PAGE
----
Hold the pick slanting at an angle downward towards the floor. Do not hold the pick parallel to the length of the strings, nor perpendicular against the length of the strings. Hold the pick so its edge strikes at an angle. Also, as you are looking at the guitar straight on, the pointy end of the pick should be slightly above the the wide part the of pick. The pointy end should be more towards the low E and the wide part of the pick should be more towards the high E. It doesn't need to be exaggerated. This allows it to clear strings economically when moving to a new string. Try not to change this overall angle as you play. It should be consistent not matter what string you are playing on. The idea is to have the motion of the picking as identical as possible no matter where you are so you can essentially forget about it and concentrate on fretting notes.
Only move to another string on your upstroke. The upstroke (with the downward pick angle) naturally clears the pick from the strings; down-strokes trap the pick inside the strings.
Try to create even numbered 'chunks' of notes on each string. Create runs which are six notes long per string, or at least and even number of notes.
If necessary, use a pull-off in and odd-numbered 'chunk' to make sure you end on an upstroke. If you start picking on a down-stroke and need to play an odd number of notes on a string, use a pull-off (or try a slide, or hammer-on when ascending) to only pick and even number of notes and change strings on an upward stroke.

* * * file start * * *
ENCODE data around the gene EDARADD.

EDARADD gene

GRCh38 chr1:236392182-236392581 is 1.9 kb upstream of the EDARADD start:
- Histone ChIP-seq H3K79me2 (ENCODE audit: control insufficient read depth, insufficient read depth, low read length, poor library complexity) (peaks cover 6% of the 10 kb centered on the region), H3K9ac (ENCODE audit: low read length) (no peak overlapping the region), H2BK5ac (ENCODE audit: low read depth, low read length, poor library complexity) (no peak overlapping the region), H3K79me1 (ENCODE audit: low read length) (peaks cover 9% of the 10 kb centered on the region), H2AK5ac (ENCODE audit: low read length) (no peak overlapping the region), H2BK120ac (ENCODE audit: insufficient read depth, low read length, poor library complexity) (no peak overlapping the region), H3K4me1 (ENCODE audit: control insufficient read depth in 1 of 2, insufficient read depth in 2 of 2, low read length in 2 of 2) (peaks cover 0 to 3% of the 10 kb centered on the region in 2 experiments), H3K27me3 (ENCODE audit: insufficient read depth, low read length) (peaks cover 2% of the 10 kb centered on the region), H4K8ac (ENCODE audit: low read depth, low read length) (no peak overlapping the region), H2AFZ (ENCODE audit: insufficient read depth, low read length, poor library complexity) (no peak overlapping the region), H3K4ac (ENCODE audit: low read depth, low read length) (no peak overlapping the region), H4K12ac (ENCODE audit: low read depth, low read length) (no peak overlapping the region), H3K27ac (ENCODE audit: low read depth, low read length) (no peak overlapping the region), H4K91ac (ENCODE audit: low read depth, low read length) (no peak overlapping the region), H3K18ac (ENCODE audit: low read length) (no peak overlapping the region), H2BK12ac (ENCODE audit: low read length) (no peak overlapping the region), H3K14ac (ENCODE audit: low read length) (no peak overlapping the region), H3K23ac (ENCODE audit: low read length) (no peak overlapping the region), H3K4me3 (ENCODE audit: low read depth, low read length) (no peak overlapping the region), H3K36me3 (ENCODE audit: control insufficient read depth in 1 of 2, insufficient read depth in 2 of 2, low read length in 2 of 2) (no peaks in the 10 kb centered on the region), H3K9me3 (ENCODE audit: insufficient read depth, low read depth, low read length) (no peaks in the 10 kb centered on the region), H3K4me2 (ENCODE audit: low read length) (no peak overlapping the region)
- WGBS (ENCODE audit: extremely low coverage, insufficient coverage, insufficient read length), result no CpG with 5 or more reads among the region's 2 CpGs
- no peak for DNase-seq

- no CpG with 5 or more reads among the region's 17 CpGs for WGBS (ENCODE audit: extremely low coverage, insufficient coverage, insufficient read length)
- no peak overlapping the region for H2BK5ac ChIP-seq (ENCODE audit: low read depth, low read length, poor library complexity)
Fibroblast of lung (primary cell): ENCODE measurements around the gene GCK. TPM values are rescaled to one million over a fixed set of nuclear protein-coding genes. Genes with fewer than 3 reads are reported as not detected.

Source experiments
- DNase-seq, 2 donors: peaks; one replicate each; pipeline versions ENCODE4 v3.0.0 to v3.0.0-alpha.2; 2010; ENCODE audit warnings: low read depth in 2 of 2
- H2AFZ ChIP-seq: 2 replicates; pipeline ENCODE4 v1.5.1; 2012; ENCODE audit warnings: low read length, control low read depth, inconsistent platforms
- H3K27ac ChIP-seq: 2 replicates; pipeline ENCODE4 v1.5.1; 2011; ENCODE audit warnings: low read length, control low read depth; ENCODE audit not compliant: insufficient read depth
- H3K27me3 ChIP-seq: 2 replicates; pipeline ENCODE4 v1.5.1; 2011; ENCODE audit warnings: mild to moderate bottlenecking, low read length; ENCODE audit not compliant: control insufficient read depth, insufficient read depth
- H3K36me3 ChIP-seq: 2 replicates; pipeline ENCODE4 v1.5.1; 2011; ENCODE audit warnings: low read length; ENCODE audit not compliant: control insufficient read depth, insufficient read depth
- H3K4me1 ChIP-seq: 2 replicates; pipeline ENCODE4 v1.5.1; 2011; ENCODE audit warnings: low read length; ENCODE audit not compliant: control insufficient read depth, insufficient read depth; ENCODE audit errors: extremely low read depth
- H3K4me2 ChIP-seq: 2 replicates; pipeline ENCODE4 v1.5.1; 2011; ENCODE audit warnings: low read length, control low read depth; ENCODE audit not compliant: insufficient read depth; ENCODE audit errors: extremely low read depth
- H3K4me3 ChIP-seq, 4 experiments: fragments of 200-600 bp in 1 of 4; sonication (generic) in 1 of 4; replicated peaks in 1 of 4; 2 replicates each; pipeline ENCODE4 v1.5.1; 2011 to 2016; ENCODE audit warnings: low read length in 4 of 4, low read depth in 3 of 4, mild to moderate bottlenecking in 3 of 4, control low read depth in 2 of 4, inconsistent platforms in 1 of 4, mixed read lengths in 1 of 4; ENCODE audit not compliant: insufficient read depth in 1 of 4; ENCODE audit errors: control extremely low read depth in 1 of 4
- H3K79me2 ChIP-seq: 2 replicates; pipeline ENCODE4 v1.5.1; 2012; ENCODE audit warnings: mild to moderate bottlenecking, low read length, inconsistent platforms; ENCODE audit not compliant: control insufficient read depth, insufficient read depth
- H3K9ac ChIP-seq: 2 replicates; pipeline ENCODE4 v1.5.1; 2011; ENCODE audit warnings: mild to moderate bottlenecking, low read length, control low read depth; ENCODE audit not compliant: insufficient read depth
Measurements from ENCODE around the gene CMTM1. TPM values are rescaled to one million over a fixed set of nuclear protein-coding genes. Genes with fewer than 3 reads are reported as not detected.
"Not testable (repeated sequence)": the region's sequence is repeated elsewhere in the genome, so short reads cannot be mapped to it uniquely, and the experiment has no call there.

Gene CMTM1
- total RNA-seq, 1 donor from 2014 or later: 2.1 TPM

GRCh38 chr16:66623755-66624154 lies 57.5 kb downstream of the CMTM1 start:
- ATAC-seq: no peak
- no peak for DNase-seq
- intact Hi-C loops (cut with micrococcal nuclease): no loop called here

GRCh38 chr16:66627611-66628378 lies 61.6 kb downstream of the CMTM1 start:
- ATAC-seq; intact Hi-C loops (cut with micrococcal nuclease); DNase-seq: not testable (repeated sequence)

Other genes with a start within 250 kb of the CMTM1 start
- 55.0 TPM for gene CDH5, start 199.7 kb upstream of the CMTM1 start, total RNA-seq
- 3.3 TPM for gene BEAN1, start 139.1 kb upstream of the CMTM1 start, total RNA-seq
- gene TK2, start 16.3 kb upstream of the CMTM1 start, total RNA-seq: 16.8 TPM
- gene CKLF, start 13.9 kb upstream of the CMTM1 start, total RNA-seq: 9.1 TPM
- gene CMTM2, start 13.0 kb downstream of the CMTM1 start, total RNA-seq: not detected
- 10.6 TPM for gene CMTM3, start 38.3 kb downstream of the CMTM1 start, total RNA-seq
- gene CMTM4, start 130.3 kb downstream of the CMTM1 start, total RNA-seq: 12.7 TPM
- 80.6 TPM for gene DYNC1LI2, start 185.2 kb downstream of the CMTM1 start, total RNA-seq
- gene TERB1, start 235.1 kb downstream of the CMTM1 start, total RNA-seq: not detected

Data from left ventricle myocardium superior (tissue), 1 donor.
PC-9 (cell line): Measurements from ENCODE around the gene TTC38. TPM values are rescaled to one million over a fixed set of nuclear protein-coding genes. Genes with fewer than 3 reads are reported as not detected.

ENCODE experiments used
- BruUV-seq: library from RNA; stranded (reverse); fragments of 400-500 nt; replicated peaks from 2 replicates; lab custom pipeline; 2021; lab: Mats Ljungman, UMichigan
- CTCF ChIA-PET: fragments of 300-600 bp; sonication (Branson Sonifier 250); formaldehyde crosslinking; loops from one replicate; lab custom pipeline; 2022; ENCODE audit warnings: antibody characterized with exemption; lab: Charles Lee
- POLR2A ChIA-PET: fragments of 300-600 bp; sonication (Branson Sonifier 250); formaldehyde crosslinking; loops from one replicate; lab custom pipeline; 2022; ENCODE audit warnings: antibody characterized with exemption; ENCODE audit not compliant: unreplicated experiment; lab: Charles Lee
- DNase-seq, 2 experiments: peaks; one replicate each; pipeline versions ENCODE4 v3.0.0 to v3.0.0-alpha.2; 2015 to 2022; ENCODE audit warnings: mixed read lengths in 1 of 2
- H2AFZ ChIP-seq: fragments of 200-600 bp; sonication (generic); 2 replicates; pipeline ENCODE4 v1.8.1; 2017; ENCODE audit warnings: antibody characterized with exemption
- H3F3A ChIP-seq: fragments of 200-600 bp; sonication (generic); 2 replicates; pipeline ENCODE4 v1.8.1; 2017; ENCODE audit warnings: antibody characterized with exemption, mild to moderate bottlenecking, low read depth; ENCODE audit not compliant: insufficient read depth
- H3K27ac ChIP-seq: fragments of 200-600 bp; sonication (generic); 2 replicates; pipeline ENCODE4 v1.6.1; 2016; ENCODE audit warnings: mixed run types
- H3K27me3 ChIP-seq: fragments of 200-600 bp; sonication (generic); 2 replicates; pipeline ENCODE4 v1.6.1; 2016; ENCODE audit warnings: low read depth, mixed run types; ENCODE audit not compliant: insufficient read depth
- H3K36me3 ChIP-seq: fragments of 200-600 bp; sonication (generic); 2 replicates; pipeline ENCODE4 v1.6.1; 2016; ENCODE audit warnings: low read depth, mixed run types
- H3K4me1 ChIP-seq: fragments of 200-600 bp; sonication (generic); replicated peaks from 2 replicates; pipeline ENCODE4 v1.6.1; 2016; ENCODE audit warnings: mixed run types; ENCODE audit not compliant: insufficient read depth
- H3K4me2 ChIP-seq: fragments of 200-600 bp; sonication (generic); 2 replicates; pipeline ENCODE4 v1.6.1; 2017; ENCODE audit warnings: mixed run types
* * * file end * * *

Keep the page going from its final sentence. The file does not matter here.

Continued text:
If you can't manufacture a pull-off to switch strings, use "sweep-picking." When it is impossible to use a slide, pull-off or hammer-on (e.g. only one note on string before moving to another string), allow the pick to continue in the same motion to the next string. This may require you to start a passage on an upstroke if a string in a passage only has one note.
Apocryhpa -- ways to solve things outside the Malsteem way:
Odd-numbered 'chunks' (e.g. three note per string runs) may also be solved with "two-way" pick slanting, if you don't want to use legato, pull-offs, slides, hammer-ons, etc. Two-way pick slanting is not in Yngwie's vocabulary, but a way others have solved the problem. Two-way pick slanting involves rocking the wrist so the pick slanting the opposite way, pointy-end towards the low E to clear a string in the other direction. It requires more thinking about the pick hand.
Instead of up-picking the first note of a run which has one note on one string, others use a finger.